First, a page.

Word Error Rate Mechanism, ASR Transcription and Challenges in Accuracy Measurement


Word Error Rate Mechanism, ASR Transcription and Challenges in Accuracy Measurement
Beth Worthy

Beth Worthy

11/26/2019

The transcription industry has evolved a lot over the past 10 years. Academic and Healthcare firms remain the largest transcription customers. However, other industries such as financial, legal, manufacturing, and education also make up a significant percentage of the customer base.

Automatic Speech Recognition (ASR) software have made our daily routines more convenient. For instance, Alexa can now tell you how the weather will look like today. 

Perhaps like most industries, transcription industry has been affected by ASR. This software are increasingly being used by various players that require transcripts. ASR is a cheap transcription solution. However, there is a big problem with the accuracy of ASR transcripts.

According to research comparing the accuracy rates of human transcriptionists and ASR software, human transcriptionists had an error rate of about 4% while commercially available ASR transcription software’s error rate was found to be 12%.

In a nutshell, the error rate of ASR is three times as bad as that of humans.

In 2017, Google announced that its voice recognition software had attained a Word Error Rate (WER) of about 4.7%. Is it really possible? 

Let’s understand how ASR works and what are its implications in our transcription and translation industry. 

What is Word Error Rate Mechanism (WER): By Definition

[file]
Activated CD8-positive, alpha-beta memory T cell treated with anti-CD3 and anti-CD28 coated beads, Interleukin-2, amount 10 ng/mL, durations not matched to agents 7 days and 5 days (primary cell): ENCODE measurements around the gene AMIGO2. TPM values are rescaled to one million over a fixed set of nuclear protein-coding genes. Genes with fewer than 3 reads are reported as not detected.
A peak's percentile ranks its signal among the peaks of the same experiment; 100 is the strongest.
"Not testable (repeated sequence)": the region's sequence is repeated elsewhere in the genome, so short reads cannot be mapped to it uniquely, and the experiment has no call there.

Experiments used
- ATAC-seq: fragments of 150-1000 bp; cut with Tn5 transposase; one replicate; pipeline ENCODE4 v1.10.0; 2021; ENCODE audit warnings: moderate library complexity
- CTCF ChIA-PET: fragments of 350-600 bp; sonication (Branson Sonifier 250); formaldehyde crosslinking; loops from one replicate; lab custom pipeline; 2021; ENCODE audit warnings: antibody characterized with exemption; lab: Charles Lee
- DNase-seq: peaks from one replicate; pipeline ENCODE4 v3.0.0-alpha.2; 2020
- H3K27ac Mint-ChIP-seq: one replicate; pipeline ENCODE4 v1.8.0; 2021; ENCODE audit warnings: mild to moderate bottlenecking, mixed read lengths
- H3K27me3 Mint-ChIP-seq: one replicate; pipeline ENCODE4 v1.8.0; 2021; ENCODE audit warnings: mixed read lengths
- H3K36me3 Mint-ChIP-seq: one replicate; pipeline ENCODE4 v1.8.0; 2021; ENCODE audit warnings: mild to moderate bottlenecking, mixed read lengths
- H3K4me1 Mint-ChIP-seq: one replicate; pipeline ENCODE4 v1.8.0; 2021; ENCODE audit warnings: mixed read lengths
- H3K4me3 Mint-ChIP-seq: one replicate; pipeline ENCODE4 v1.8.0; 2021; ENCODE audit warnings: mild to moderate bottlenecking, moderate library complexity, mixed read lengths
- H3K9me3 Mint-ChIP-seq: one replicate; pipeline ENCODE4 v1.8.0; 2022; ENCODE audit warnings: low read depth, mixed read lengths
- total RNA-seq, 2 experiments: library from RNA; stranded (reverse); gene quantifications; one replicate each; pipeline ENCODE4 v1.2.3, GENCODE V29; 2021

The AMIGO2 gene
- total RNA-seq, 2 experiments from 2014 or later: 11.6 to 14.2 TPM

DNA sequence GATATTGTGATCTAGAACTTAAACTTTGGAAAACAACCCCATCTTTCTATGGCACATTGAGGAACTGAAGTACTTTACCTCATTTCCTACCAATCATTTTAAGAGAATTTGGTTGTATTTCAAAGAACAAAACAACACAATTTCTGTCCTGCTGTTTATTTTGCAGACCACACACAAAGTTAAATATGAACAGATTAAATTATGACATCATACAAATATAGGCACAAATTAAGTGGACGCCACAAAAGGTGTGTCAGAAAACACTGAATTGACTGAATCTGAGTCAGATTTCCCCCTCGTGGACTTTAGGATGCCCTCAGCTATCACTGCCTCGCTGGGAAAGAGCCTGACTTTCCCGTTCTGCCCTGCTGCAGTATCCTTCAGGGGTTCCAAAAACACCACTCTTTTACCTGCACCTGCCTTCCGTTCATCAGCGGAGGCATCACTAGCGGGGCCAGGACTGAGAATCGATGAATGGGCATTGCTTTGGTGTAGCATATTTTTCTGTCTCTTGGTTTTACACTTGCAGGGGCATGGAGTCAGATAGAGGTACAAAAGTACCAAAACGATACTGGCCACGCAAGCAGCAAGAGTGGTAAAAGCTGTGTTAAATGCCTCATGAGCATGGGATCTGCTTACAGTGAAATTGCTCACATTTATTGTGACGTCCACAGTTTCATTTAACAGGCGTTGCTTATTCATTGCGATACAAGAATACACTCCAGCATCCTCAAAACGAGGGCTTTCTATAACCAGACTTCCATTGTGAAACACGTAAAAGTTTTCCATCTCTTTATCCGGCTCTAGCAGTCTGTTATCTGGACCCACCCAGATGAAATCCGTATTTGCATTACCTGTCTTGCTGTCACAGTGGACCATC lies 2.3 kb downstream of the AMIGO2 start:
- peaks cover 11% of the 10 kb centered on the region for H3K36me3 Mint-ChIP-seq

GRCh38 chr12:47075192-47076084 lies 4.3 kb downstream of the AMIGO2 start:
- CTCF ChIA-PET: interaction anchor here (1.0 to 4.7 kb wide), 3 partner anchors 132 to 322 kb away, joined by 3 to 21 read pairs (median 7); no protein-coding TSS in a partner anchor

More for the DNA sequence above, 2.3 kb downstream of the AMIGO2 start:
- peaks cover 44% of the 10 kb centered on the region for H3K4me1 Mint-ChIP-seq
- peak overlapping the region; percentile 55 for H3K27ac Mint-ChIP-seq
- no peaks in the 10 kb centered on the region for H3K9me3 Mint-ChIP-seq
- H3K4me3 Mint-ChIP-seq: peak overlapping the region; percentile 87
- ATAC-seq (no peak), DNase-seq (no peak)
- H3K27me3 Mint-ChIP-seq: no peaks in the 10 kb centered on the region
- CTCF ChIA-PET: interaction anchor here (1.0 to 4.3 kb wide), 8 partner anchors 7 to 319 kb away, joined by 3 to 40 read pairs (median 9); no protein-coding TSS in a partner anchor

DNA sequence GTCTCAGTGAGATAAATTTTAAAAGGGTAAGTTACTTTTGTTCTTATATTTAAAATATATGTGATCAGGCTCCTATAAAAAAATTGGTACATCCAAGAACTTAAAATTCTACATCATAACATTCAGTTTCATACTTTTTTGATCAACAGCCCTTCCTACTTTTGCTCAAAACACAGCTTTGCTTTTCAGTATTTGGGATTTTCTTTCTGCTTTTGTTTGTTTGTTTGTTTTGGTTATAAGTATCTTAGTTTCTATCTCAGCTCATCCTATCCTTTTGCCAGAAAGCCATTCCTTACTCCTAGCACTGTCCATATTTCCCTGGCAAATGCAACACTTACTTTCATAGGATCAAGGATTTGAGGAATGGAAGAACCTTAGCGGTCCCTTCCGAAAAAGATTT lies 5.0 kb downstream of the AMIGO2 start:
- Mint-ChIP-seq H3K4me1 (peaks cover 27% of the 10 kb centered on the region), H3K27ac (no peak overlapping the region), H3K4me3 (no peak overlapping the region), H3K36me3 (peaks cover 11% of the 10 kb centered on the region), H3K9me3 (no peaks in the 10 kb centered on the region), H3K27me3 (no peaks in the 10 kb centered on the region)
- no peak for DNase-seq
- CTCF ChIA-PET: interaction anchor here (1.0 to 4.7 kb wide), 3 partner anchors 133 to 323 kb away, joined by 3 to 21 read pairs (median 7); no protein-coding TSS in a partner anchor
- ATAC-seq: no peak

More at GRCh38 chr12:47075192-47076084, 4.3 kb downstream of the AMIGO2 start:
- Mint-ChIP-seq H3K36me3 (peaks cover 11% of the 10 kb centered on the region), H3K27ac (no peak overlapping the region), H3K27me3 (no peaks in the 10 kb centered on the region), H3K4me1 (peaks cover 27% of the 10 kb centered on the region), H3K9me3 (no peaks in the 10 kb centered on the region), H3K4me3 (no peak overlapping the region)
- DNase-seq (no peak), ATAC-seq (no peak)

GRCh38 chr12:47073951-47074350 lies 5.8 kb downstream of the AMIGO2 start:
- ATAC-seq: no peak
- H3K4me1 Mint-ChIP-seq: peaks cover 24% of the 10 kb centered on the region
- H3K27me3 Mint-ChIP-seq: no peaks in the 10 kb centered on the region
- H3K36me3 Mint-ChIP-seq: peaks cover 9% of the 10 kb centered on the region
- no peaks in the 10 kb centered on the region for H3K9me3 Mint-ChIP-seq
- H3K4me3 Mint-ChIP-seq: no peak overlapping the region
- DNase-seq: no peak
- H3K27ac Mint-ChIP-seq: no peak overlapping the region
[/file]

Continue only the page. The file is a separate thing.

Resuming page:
Word Error Rate (WER) is a common metric used to compare the accuracy of the transcripts produced by speech recognition APIs.

How to calculate WER (Word Error Rate Mechanism)

Here is a simple formula to understand how Word Error Rate (WER) is calculated:

  1. S stands for substitutions,
  2. I stands for insertions,
  3. D stands for deletions,
  4. N is the number of words in the reference (that were actually said).

What Affects the Word Error Rate?

For speech recognition APIs like IBM Watson and Google Speech, a 25%-word error rate is about average for regular speech recognition. If the speech data is more technical, more “accented”, more industry-specific, and noisier, it becomes less likely that a general speech recognition API (or humans) will be more accurate.

Technical and Industry-specific Language

Human transcriptionists charge more for technical and industry-specific language, and there’s a reason for it. Reliably recognizing industry terms is complex and does take effort. Due to this, speech recognition systems trained on “average” data are found struggling with more specialized words. 

Speaking with Different Accents and Dialects

What is construed as a strong accent in Dublin is normal in New York. Large companies like Google, Nuance and IBM have built speech recognition systems which are very familiar with “General American English” and British English. However, they may not be familiar with the different accents and dialects of English spoken in different cities around the world..

Disruptive Noise

Noisy audio and background noise is unwelcome but is common in many audio files. People rarely make business calls to us from a sound studio, or using VoIP and traditional phone systems compress audio that cut off many frequencies and add noise artifacts.


ASR Transcription Challenges and Word Error Rate Mechanism

Enterprise ASR software is built to understand a given accent and a limited number of words. For example, with some large companies their ASR software can recognize the National Switchboard Corpus, which is a popular database of words used in phone calls conversations that have already been transcribed.

Unfortunately, in the real world, audio files are different. For example, they may feature speakers with different accents or speaking different languages.